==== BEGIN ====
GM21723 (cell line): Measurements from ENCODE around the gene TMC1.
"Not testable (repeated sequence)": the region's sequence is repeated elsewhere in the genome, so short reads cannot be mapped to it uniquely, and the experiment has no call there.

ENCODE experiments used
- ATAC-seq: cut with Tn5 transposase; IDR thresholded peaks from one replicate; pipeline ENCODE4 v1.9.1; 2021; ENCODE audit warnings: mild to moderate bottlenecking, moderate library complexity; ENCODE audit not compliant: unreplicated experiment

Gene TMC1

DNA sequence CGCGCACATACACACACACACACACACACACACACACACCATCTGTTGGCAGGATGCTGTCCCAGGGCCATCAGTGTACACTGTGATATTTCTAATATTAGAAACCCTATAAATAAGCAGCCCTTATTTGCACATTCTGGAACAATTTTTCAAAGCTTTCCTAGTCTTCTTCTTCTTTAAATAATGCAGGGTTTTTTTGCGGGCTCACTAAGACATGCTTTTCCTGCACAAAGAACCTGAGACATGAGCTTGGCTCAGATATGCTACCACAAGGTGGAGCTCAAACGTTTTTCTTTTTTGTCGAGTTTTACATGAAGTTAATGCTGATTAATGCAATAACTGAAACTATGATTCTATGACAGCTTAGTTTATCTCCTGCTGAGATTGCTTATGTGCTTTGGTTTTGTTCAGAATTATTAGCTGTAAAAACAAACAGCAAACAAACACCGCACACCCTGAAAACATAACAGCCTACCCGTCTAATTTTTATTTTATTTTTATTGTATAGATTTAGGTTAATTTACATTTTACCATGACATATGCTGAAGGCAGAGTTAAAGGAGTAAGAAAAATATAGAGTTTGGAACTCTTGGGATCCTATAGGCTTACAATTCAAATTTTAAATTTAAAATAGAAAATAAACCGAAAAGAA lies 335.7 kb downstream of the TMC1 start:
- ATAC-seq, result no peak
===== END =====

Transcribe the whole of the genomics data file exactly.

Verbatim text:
GM21723 (cell line): Measurements from ENCODE around the gene TMC1.
"Not testable (repeated sequence)": the region's sequence is repeated elsewhere in the genome, so short reads cannot be mapped to it uniquely, and the experiment has no call there.

ENCODE experiments used
- ATAC-seq: cut with Tn5 transposase; IDR thresholded peaks from one replicate; pipeline ENCODE4 v1.9.1; 2021; ENCODE audit warnings: mild to moderate bottlenecking, moderate library complexity; ENCODE audit not compliant: unreplicated experiment

Gene TMC1

DNA sequence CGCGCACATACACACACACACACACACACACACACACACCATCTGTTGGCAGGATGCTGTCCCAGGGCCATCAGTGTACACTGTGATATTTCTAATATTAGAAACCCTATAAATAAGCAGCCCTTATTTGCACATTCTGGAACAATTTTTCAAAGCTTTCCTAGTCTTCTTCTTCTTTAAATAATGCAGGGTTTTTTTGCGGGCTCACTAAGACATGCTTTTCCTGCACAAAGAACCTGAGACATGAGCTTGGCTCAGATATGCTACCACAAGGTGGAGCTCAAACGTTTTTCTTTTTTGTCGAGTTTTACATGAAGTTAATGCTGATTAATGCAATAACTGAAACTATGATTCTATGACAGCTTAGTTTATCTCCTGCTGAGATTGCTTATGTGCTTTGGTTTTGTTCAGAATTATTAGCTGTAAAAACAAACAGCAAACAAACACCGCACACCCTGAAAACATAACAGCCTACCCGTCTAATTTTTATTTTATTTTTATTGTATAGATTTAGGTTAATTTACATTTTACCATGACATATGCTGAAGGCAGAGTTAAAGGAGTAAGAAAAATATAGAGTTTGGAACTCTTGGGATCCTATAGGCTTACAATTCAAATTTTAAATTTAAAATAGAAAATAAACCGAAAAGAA lies 335.7 kb downstream of the TMC1 start:
- ATAC-seq, result no peak